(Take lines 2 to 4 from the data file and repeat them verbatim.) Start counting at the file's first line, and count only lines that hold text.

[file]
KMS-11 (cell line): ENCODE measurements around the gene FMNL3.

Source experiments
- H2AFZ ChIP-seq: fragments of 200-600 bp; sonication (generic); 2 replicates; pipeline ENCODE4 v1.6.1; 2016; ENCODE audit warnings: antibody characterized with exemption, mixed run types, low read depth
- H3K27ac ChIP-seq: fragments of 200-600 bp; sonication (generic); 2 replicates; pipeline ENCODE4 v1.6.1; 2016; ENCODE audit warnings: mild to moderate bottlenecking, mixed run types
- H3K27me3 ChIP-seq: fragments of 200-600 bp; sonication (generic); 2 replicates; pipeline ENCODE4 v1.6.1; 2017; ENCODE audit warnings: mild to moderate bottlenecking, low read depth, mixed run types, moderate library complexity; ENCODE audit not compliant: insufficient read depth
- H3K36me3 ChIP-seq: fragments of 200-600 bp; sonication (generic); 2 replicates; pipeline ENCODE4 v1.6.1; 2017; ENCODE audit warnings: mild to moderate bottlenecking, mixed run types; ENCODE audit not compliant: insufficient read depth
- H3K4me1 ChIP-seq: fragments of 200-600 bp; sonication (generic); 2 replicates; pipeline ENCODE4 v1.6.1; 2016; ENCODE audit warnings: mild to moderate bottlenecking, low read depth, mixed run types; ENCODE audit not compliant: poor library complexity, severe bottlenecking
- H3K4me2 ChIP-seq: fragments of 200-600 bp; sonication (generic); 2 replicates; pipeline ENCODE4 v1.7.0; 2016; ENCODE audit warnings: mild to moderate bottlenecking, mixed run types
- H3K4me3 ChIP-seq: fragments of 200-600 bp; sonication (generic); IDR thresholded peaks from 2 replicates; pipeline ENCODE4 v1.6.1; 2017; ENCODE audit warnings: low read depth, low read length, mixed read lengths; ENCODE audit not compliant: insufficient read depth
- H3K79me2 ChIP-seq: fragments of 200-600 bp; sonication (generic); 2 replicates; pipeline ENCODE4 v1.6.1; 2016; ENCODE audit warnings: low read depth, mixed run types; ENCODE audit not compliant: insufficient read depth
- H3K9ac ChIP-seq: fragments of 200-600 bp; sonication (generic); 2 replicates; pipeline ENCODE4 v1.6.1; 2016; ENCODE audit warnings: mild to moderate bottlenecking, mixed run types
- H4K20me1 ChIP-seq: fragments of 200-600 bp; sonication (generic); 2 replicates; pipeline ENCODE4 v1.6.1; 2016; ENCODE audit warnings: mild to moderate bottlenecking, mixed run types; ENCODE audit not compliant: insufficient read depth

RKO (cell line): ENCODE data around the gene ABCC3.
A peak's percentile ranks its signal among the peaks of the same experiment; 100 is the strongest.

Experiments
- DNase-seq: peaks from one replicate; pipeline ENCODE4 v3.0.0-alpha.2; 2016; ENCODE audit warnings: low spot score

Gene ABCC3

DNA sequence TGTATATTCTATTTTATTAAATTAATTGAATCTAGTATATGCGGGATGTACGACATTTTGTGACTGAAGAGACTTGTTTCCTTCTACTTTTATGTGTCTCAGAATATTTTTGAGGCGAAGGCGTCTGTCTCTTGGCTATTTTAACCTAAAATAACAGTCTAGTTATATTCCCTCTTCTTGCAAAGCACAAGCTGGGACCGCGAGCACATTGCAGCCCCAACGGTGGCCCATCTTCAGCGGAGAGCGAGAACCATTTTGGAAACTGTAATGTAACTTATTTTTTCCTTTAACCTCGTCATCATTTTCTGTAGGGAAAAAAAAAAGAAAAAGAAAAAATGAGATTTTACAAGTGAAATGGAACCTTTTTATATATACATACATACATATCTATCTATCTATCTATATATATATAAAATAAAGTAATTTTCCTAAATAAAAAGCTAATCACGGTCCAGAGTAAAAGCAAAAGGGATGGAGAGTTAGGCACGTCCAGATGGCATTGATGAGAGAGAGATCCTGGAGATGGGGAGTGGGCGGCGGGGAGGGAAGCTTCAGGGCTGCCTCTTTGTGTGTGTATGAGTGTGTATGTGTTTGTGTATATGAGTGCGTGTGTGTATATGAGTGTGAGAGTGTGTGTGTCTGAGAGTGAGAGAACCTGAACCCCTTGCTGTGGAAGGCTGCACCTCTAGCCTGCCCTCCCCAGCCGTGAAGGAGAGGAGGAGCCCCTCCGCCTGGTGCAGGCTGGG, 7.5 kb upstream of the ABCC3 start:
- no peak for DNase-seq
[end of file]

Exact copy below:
Source experiments
- H2AFZ ChIP-seq: fragments of 200-600 bp; sonication (generic); 2 replicates; pipeline ENCODE4 v1.6.1; 2016; ENCODE audit warnings: antibody characterized with exemption, mixed run types, low read depth
- H3K27ac ChIP-seq: fragments of 200-600 bp; sonication (generic); 2 replicates; pipeline ENCODE4 v1.6.1; 2016; ENCODE audit warnings: mild to moderate bottlenecking, mixed run types